Emploi, pensions et immigration
The gig economy workforce in Australia is continuing to grow and evolve at a rapid pace, particularly in the current post-pandemic environment. Online meal delivery platforms, for example, have benefited from a surge in consumer spend as a result of lockdown restrictions being imposed across various states and territories. However, correctly determining the rights and entitlements of workers remains a challenge for these gig businesses in Australia as their workers do not neatly fall within either of the binary classifications of employees or independent contractors. An incorrect classification can have a significant financial impact on an employer.
The recent decision of the Fair Work Commission (FWC) in Diego Franco v Deliveroo Australia Pty Ltd  FWC 2818 sheds further light on these challenges. The FWC found that the correct characterisation of the relationship between Deliveroo and one of its food delivery drivers, Mr Franco, was that of employee and employer.
Mr Franco had entered into a number of supply agreements with Deliveroo during the period of his engagement, including on 18 April 2017, 2 October 2018 and subsequently on 9 December 2019 until the termination of his services by Deliveroo on 30 April 2020.
Interestingly, during some of the periods that Mr Franco performed services for Deliveroo, he also signed up to provide services for its competitors such as Uber Eats and Door Dash.
Mr Franco lodged an application for unfair dismissal in the FWC seeking reinstatement of “his employment” on 21 May 2020. In response to the application, Deliveroo made a jurisdictional objection arguing that Mr Franco was not entitled to unfair dismissal protections on the basis that he was an independent contractor and not an employee, and that he was not dismissed.
When considering whether there was an employment relationship between the parties the FWC applied the traditional common law principles, which involve consideration of various factors including those set out below, with no single factor being determinative, and examination of the totality of the relationship between the parties:
After careful consideration of the relevant indicia and the overall relationship between the parties, the FWC reached a firm conclusion that Mr Franco was not carrying on a trade or business of his own or on his behalf, but rather that he was working as a delivery rider for Deliveroo’s business as an employee.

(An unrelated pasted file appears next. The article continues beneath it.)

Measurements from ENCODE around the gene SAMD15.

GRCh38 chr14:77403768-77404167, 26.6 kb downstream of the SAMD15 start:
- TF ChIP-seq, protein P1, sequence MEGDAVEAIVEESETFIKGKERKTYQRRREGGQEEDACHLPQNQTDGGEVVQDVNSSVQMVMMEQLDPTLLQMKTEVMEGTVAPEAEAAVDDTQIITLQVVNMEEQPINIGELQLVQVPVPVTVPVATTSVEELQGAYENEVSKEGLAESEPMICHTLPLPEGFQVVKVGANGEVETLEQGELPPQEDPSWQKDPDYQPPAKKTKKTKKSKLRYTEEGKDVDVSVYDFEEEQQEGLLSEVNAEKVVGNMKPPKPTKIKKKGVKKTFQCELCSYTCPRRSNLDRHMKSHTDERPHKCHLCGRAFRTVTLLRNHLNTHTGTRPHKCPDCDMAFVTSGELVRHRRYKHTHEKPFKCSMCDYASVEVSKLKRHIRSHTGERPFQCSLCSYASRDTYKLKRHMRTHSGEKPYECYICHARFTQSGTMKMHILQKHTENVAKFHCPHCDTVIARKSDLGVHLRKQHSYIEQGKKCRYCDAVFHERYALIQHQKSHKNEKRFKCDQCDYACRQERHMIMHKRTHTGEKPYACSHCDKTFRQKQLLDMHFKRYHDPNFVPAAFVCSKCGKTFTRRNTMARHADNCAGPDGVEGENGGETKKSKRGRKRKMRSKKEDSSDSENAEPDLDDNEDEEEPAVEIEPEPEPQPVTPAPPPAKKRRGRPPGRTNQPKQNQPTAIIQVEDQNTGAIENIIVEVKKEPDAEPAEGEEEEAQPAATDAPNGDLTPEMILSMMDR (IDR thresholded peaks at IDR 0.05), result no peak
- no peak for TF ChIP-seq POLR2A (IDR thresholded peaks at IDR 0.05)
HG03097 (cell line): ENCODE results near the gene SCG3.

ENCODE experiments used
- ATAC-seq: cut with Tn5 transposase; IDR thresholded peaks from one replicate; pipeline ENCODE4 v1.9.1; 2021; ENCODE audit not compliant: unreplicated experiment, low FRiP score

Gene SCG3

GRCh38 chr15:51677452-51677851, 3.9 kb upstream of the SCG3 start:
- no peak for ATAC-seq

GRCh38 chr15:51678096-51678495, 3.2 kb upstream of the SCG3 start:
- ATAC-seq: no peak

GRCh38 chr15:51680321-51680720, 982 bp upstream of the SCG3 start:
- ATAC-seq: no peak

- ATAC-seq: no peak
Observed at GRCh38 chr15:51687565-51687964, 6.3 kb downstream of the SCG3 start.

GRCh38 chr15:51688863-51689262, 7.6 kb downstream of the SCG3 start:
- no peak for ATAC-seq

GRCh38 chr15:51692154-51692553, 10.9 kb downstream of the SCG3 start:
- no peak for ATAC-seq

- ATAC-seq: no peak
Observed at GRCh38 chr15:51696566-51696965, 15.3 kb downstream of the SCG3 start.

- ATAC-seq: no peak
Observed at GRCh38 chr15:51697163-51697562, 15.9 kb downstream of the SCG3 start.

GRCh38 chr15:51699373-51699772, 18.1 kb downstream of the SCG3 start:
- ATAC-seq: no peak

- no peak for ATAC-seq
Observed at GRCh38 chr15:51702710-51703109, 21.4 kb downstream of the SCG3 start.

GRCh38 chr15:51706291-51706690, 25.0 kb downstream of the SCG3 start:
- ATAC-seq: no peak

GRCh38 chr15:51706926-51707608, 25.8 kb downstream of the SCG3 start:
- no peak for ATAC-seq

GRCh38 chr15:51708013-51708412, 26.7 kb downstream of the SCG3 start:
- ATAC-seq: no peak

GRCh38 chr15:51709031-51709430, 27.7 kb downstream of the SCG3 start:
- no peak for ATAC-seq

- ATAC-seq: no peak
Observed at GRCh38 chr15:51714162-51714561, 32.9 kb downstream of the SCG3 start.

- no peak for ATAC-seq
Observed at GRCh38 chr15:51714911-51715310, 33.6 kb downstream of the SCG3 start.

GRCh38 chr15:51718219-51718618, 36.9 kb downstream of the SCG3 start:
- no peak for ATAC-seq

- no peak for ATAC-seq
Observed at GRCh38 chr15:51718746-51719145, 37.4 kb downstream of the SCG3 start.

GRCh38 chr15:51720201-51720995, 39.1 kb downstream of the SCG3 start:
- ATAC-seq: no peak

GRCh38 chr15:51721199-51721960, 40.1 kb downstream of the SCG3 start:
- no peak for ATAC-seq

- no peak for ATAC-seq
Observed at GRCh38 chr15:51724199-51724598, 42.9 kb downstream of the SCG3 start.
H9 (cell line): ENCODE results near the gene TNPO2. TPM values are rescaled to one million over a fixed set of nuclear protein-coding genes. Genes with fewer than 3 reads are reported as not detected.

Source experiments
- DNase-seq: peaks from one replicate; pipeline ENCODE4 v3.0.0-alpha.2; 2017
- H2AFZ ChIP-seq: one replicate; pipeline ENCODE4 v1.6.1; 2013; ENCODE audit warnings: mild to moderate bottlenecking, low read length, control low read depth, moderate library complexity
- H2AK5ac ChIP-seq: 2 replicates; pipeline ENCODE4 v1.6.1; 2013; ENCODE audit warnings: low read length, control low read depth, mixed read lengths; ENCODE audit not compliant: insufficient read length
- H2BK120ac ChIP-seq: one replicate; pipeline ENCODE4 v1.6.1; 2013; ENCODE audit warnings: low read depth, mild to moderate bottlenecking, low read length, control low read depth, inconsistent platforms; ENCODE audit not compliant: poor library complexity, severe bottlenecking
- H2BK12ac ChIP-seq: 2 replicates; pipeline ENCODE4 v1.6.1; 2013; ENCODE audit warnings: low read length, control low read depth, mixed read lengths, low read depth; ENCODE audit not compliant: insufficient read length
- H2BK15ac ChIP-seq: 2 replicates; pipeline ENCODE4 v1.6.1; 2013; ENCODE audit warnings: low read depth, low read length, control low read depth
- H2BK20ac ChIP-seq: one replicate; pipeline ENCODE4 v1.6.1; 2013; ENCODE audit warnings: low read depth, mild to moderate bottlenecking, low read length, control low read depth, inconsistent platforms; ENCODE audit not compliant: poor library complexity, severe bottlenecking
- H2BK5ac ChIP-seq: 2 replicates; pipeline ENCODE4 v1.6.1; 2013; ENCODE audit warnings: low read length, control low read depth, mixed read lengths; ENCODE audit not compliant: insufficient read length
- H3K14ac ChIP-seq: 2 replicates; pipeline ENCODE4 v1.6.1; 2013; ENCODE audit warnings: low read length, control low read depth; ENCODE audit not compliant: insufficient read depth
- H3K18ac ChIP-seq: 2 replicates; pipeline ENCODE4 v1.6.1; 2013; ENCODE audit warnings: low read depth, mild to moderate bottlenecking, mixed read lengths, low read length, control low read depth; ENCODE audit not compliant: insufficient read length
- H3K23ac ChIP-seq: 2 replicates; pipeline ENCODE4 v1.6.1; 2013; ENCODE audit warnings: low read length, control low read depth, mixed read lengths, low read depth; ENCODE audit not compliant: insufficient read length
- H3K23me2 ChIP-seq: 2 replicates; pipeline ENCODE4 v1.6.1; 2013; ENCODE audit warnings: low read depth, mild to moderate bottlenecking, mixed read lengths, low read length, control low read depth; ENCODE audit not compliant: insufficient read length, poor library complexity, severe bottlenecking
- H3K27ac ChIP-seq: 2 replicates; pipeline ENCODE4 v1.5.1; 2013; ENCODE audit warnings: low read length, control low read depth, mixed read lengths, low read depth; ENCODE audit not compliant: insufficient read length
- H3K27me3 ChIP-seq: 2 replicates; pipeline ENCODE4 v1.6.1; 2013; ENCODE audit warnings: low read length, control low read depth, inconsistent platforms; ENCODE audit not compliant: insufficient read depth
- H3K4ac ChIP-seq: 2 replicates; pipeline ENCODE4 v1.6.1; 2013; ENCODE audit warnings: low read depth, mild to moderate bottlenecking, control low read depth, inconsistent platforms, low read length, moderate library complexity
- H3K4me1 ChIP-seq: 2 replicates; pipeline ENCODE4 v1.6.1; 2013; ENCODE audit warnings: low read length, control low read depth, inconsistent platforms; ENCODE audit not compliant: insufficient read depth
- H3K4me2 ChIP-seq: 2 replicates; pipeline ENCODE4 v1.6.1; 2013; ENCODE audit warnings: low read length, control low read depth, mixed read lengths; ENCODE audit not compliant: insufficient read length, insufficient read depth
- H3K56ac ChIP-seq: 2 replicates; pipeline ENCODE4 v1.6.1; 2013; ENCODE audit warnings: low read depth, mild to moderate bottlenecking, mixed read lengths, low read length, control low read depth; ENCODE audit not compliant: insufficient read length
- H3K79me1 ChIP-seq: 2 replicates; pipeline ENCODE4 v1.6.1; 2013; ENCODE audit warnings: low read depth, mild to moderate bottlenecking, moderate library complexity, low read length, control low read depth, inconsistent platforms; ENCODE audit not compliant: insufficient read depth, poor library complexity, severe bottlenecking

In relation to Mr Franco’s unfair dismissal claim, the FWC went on to determine that there was not a valid reason for the dismissal related to Mr Franco’s capacity or conduct, and the procedure adopted by Deliveroo was unreasonable and harsh. On that basis, Mr Franco was awarded reinstatement, continuity of service and restoration of lost pay.
Unsurprisingly, Deliveroo has since lodged a notice of appeal arguing that the FWC made a legal error in determining that Mr Franco was an employee of Deliveroo. This is on the basis that the FWC did not properly apply the multi-factorial common law test, and unduly focused on whether Mr Franco was carrying on his own trade or business when coming to its determination.
Deliveroo further alleges that even if FWC’s determination that Mr Franco is an employee was correct, the FWC erred in its failure to consider whether Deliveroo had a “valid reason” for dismissal and instead assessed whether there was a “sound, defensible and well-founded” basis for the dismissal, and in ordering reinstatement in circumstances where Mr Franco was involved in a public campaign against Deliveroo.
This decision demonstrates that while classification of gig workers remains a grey area and difficult for businesses to grapple with, the FWC will closely scrutinise the arrangements put in place with a gig worker when their classification as an independent contractor is challenged. When engaging a gig worker, it is important that businesses take a multifactorial approach before classifying the worker as a contractor or an employee, and to ensure that the practical realities of the overall arrangement properly reflect the terms of the contract entered into with the worker.
Factors such as capacity to actually delegate, and the development of a contractor’s own good, have weighed heavily in these decisions – with the FWC looking at what the practical relationship is – rather than what the contract terms claim the relationship is.
Should businesses wrongly classify an employee as a contractor, they risk breaching the Fair Work Act 2009 (Cth) and being liable for underpayment of employee entitlements, as well as in this case, being ordered to reinstate the worker. It can potentially also lead to a class action for alleged underpayments.